In the 1990s everything changed. New people, new ideas and more science and ambition came to the fore. The Txakoli renaissance started in Bizkaia, a province where production was almost non-existent. Renowned experts brought modern vine trellising systems, precision viticulture, knowledge of soils and climate, and lots of experimentation, which resulted in a new breed of wines. Producers used their skills when it came to understanding and realising the potential of indigenous varieties from a new perspective, rather than importing foreign varieties.
They succeeded. Nowadays, the grapes ripen regularly, with sugar levels between 10.5% and 13% (in some cases even higher), while retaining the crisp acidity that is Txakoli’s calling card.
Producers are developing a diversity of wine styles: from the utmost simplicity and freshness to complex profiles marked by lees and even oak contact. However, most of them retain a genuine Basque character, nuanced by some differences between the three appellations.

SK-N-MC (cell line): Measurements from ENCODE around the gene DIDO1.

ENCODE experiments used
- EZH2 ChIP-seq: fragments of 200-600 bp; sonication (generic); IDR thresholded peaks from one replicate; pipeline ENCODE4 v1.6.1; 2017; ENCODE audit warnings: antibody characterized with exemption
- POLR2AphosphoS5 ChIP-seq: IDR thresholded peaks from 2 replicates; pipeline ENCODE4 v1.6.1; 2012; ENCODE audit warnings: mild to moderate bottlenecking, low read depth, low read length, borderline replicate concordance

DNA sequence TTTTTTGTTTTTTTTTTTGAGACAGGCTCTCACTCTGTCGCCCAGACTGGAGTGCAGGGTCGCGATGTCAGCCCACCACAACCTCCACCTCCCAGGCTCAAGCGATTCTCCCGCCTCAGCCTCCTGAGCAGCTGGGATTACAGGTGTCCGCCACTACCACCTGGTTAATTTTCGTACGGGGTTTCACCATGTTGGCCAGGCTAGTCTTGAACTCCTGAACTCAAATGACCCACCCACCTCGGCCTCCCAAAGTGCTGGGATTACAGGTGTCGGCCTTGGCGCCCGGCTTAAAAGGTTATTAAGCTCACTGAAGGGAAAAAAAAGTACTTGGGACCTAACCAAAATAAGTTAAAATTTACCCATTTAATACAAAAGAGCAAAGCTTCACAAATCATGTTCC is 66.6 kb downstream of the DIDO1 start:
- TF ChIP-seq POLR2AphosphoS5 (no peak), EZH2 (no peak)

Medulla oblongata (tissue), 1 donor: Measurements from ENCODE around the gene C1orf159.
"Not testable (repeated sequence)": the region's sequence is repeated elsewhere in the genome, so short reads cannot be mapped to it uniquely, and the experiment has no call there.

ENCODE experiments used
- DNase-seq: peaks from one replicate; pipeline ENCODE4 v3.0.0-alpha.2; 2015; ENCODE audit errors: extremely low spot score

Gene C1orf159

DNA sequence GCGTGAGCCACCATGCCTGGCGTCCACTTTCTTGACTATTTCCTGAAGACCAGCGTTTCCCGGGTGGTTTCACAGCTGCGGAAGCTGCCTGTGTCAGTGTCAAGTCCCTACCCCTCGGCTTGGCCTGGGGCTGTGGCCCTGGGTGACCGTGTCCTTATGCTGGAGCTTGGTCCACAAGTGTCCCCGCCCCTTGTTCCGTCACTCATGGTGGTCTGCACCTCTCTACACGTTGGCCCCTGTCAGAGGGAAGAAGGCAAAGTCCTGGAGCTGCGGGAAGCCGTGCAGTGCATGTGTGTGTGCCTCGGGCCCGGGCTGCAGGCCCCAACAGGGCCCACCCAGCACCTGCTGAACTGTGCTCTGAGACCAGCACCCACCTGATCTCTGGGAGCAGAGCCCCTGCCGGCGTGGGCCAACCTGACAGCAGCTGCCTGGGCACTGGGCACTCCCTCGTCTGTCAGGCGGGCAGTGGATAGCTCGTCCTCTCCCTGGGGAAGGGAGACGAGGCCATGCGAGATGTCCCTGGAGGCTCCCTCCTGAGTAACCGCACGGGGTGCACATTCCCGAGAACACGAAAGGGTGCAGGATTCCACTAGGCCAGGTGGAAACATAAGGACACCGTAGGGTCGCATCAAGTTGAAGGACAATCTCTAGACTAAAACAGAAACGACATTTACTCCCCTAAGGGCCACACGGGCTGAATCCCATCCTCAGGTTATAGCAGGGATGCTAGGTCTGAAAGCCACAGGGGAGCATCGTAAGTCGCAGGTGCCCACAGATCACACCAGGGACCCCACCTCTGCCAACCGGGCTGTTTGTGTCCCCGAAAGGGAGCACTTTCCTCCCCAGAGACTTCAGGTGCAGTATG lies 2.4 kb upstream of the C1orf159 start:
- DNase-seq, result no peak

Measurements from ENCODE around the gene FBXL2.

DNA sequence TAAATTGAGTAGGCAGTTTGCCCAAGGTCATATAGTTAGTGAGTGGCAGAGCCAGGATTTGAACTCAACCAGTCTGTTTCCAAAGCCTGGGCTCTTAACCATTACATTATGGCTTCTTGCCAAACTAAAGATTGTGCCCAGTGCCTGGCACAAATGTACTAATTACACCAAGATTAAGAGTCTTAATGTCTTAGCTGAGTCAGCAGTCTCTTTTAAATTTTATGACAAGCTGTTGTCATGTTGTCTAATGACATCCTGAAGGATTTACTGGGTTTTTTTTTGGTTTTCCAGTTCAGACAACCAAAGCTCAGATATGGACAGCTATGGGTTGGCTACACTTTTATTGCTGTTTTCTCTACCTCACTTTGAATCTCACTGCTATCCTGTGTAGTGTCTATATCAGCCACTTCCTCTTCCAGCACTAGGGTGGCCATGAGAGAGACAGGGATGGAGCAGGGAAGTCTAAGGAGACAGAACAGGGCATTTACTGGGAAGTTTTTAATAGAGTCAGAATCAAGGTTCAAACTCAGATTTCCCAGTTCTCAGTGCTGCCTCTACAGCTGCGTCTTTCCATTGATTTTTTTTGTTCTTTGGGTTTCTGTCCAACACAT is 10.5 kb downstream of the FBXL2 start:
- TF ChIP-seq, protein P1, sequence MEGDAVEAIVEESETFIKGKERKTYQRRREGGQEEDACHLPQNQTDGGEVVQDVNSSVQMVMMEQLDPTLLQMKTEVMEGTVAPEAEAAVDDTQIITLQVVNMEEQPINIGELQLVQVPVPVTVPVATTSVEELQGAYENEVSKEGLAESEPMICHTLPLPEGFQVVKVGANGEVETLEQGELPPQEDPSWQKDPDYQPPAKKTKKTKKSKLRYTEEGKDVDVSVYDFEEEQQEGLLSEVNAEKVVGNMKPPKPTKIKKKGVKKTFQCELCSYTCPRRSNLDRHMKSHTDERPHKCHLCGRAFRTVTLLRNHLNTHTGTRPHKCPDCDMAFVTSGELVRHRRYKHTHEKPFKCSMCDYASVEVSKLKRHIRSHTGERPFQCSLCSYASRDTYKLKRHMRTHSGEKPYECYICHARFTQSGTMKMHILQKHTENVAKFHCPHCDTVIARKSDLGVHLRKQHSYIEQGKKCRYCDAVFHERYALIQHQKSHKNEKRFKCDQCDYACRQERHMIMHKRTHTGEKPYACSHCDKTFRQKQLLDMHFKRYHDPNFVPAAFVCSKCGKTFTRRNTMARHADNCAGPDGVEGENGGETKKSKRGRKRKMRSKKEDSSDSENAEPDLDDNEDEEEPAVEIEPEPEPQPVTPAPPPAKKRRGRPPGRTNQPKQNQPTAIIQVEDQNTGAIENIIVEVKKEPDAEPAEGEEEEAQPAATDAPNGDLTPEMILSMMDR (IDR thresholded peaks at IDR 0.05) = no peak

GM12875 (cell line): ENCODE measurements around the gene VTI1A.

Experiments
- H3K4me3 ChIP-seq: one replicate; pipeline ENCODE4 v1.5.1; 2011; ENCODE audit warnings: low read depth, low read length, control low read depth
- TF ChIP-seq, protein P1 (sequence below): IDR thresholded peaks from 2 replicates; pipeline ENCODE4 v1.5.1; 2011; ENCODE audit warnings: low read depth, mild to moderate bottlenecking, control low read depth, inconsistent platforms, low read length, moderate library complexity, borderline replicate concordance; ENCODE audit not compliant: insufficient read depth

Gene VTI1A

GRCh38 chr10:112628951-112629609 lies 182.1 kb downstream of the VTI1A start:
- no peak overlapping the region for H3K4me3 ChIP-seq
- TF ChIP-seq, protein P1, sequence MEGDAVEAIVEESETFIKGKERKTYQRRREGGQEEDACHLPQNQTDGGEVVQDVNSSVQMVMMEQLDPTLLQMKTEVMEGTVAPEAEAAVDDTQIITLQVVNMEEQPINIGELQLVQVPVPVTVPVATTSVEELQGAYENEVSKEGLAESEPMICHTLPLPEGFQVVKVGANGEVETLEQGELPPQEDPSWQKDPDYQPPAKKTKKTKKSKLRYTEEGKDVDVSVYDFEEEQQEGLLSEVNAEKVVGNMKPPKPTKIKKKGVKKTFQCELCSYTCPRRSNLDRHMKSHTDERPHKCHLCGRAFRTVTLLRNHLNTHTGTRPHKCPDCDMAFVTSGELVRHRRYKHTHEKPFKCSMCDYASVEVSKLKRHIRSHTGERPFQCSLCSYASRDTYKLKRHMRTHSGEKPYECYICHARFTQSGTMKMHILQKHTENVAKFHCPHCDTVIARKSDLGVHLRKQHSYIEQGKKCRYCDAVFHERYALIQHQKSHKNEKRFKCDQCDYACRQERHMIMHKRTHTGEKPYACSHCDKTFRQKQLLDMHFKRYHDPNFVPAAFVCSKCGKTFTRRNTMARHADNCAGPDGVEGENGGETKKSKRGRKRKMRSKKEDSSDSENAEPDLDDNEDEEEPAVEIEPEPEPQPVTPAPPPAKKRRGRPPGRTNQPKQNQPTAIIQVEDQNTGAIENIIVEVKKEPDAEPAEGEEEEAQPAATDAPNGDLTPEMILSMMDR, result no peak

Grapes of the region
Most Txakoli (90%), is produced using the indigenous Hondarrabi Zuri grape variety. This is genetically identical to the Courbu grape, found in Jurançon in the southwest French Basque region, where it is usually used in blends with Petit Courbu and Gros Manseng.
In the past there were many other varieties. Some experts think that the name Hondarrabi Zuri suggests a family of varieties rather than a single one (zuri means ‘white’ in the Basque language). Meanwhile, ampelographic authority Dr José Vouillamoz states that two other grape varieties, Crouchen and Noah, are also identified as Hondarrabi Zuri in the Basque Country.